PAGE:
Prince is an escape artist. Every morning around 6:15 the geese start squawking and when I arrive on the scene, I find Prince outside the goose run trying to get back in. I let the others out and they reunite and head to the puddle pond. This morning he also went out through the barnyard fence. At least the barnyard fence is big enough to walk back through when you get yelled at long enough. The fence of the goose run is reinforced at the bottom with chicken wire, for the most part. Every time I think I know how Prince gets out, I fix that area. The next morning he is out again. There is one more area I am going to attend to tonight. I hope this does it.
Eloise used to escape when she was really small as well. There is only so much I can do. The geese just need to keep a better watch.
Where are the pictures, I know many are asking. Well, the 2nd week of Fiber Camp started today and we have assigned documenting the week to our new assistant. She took several pictures today but now we aren't sure where the camera went to. It is around somewhere. When we uncover it, I promise many pictures will adorn this blog.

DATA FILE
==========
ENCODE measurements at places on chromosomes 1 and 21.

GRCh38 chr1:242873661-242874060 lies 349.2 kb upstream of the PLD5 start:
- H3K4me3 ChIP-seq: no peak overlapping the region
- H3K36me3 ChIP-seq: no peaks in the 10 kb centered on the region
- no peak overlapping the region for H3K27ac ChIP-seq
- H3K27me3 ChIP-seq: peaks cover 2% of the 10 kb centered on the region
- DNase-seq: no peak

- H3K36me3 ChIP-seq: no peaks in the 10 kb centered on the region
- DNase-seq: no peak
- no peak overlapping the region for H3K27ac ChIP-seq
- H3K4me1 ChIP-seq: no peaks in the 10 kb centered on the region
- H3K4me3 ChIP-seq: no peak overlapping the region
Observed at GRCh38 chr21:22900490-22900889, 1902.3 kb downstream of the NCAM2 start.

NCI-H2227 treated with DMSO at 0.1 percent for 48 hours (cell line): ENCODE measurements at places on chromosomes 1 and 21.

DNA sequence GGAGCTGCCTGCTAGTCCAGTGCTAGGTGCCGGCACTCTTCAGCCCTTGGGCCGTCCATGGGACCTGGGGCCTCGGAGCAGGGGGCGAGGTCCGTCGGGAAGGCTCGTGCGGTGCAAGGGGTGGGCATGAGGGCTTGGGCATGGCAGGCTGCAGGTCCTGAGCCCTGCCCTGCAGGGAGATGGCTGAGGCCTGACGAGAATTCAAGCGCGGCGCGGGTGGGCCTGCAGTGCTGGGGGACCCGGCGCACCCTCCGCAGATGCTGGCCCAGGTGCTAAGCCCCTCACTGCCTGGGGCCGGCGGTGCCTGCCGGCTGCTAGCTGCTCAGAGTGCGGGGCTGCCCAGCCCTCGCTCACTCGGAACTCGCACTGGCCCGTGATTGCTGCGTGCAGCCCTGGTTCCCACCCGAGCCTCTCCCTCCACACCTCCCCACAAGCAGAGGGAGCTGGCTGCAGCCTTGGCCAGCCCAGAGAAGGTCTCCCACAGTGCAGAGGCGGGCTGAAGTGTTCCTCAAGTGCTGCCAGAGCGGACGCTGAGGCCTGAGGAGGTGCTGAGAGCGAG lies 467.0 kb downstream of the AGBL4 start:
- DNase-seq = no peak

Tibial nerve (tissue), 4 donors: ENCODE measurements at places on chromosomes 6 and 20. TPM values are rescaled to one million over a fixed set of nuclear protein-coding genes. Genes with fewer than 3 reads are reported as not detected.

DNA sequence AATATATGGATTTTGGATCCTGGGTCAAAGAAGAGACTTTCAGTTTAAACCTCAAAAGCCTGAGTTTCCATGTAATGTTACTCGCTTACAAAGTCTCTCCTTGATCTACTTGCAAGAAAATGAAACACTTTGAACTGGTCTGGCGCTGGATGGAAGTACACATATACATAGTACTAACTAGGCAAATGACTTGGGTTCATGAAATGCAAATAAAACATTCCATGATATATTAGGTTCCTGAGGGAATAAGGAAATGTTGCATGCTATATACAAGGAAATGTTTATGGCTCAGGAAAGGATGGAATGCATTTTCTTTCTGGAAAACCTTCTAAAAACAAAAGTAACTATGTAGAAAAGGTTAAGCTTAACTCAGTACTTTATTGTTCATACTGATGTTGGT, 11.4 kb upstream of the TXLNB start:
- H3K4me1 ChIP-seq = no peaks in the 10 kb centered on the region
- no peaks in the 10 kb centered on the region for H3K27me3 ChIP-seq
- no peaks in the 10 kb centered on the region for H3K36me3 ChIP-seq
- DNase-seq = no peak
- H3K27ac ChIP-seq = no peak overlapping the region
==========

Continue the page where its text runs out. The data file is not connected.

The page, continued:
A very different group this week. Quieter for one thing. Many of them don't know each other but by day 3 or so they will be good friends. The chickens have been joining us at camp last week and this week. They are making new friends too.
Today, one of the campers had to leave at lunch time to go to an appointment. She went to the fiber shed to collect a few things and then came in to me to say a chicken was laying on its side right in the doorway and couldn't get up. I went to investigate. I walked around behind the hen and started walking toward her. She got up and walked away. The chickens play this trick all the time. They love to spread out in a really hot area, sometimes with one wing extended, and usually on their side. If you have not been tricked before and don't have chickens, you think they are dying from heat exposure or some other ailment.
Yesterday, I came back from town and saw the rooster and one of the hens over in Charlie"s field. I went to see why the chickens had crossed the road and shoo them back. Walking through the fringe between the road and field, I had my eyes on the chickens. Walking back through the fringe, I had my eyes on the poison ivy I had walked through with my bare legs and sandals. Then the two of them started walking down the road. I said, "good riddens" and headed home, to wash with soap and water. At dusk, all chickens were in the coop.
At least I don't have to fix fences to keep the chickens in; it wouldn't do any good. The sheep knock the top rail off its brackets when they want to get into the upper pasture (their favorite). Then they jump the bottom rail like horses over hurtles. I am glad sheep don't fly or walk through the perimeter fence and head to town.